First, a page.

DP18145 The Network Origins of Entry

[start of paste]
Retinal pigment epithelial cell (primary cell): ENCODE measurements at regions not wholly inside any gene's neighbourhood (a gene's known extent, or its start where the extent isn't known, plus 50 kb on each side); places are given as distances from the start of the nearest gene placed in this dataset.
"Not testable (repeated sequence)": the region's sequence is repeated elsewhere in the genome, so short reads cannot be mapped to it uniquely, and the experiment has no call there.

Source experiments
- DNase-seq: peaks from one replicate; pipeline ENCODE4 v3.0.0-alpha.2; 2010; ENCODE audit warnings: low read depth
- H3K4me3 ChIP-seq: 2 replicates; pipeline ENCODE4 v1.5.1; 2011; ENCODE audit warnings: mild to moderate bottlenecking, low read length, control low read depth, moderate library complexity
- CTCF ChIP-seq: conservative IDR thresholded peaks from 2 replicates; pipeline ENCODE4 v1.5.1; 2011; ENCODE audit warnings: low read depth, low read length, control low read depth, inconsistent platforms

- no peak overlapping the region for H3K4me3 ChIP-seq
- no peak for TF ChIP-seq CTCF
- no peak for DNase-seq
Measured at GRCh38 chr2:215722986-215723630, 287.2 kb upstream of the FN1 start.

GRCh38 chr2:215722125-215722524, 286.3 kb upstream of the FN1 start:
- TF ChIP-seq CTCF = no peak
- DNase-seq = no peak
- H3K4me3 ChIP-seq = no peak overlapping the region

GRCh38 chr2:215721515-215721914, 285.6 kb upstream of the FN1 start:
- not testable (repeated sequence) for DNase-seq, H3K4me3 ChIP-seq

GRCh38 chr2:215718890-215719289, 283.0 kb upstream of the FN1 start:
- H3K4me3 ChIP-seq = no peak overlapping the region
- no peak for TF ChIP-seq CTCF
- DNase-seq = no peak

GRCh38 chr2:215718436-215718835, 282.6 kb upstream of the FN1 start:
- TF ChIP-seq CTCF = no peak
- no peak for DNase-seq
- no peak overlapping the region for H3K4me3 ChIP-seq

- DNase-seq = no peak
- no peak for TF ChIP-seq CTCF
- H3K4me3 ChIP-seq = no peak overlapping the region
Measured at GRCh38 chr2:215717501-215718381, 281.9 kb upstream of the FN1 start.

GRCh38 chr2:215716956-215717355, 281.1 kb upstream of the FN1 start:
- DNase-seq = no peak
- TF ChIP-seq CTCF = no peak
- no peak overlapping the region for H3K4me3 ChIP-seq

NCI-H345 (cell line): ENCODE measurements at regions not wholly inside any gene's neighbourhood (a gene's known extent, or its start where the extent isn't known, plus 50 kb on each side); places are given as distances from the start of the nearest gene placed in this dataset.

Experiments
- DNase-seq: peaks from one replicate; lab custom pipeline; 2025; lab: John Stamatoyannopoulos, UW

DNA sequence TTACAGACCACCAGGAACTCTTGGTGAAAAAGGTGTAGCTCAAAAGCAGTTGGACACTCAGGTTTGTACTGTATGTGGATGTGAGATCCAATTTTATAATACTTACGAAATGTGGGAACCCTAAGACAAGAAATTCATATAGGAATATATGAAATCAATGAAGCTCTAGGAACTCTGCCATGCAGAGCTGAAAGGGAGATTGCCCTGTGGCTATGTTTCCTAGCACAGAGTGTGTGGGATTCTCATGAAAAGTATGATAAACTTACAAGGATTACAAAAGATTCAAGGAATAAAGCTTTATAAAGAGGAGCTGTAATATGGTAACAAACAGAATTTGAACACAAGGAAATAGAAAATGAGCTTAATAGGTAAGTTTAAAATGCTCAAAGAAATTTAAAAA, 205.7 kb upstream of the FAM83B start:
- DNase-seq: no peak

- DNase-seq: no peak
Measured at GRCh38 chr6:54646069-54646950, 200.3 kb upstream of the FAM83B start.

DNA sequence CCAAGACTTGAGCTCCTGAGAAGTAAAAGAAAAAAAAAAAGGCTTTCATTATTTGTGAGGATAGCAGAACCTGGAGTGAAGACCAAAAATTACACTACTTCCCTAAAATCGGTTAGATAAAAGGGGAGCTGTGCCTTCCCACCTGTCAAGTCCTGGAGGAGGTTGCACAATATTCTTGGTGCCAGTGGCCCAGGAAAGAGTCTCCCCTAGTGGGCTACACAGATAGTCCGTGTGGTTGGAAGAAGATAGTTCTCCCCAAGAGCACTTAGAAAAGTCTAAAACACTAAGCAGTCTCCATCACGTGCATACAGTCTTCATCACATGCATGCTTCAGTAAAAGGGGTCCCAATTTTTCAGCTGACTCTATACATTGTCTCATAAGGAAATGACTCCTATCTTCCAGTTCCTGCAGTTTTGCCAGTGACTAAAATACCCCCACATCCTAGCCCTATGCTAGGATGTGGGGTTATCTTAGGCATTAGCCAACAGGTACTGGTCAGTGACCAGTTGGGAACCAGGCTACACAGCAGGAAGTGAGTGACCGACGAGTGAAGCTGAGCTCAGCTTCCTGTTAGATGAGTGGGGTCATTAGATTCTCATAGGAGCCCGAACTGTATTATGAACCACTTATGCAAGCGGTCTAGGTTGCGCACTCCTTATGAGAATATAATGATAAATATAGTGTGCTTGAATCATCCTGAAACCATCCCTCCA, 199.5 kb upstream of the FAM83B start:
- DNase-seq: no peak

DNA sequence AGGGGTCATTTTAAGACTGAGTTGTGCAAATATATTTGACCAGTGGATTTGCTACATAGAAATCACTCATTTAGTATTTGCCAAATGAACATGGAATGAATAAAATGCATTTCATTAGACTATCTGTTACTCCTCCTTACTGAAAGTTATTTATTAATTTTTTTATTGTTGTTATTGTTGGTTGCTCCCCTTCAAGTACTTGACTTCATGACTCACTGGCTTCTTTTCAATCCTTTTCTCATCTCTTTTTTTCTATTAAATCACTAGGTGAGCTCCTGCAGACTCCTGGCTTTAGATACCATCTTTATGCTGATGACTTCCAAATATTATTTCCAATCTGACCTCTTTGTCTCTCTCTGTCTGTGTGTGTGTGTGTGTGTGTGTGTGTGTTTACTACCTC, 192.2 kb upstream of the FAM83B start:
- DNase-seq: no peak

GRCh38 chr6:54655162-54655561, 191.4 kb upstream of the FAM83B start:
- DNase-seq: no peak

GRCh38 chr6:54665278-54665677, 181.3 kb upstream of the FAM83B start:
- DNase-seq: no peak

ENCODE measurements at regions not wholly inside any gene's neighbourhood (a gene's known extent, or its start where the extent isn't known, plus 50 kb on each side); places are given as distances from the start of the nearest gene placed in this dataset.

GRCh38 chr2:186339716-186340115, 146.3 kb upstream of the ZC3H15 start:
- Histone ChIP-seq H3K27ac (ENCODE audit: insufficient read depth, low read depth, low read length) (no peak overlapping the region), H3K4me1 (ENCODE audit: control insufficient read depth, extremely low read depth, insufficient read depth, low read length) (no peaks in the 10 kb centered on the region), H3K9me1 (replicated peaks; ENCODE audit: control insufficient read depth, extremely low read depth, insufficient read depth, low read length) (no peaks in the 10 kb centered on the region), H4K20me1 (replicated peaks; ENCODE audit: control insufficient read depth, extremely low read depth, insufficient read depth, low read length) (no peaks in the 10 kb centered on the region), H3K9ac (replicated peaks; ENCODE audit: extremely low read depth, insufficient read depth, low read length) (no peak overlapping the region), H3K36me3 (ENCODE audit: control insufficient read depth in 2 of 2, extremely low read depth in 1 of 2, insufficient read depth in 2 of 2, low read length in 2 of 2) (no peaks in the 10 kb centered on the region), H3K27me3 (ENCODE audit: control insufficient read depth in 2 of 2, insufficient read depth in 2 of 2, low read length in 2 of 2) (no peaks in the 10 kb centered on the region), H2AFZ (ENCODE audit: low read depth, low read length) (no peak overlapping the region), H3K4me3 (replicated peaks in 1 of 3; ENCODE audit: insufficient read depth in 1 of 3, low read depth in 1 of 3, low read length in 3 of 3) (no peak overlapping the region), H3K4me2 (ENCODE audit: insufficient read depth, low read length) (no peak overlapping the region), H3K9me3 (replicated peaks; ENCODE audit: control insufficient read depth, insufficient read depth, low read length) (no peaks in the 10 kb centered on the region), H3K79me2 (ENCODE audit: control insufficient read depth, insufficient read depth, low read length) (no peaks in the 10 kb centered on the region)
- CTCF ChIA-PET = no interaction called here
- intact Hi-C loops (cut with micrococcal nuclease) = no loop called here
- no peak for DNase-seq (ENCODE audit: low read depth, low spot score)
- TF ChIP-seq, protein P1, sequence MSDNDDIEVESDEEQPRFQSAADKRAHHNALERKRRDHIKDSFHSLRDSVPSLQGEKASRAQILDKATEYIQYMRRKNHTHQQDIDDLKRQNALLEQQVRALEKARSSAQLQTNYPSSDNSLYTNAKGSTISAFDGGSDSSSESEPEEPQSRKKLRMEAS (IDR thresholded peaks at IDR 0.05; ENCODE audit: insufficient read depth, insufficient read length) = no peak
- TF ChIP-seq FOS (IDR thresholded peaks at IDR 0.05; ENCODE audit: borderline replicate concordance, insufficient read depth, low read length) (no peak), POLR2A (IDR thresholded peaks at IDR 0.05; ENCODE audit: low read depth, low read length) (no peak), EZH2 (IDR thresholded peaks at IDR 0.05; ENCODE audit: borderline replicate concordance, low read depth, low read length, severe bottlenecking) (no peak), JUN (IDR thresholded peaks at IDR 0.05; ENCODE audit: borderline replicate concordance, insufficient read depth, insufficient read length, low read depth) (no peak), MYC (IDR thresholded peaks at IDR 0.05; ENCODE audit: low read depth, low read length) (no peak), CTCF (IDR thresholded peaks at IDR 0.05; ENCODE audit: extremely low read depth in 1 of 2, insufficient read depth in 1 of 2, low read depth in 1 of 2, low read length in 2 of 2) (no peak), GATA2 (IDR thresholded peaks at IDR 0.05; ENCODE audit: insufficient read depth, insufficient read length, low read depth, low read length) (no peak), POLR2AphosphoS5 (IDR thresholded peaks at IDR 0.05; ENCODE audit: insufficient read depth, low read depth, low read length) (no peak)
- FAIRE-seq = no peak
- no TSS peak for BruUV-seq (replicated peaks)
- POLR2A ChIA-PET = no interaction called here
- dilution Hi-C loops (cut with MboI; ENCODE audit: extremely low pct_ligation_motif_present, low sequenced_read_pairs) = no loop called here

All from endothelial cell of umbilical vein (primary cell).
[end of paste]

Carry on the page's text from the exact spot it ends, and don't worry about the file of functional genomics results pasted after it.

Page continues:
We develop a model of the process of entry under social learning via word-of-mouth (WOM). An incumbent's product is known to the consumers, while the success of a potential entrant hinges on creating consumers' awareness of the entrant's product through WOM. We model WOM as a percolation process on a random graph. We show that whether an entrant can gain a non-negligible level of awareness depends on the social network structure via two sufficient statistics, which are the ratios of different factorial moments of the degree distribution. We categorize the different pricing equilibria into the classical blockaded, deterred, and accommodated entry taxonomy. Under deterred entry, our model produces a model of limit pricing by an incumbent to prevent an entrant gaining a non-negligible level of awareness. When we focus on a multinomial-logit demand, we show that increasing the network density shifts the pricing equilibrium from blockaded to deterred, and finally to accommodated entry. We also show that the aggregate consumer surplus may be non-monotonic with respect to network density. Finally, if the incumbent has knowledge about the consumer's number of friends and can charge personalised prices, we find that it is optimal for the incumbent to charge lower prices to more connected consumers.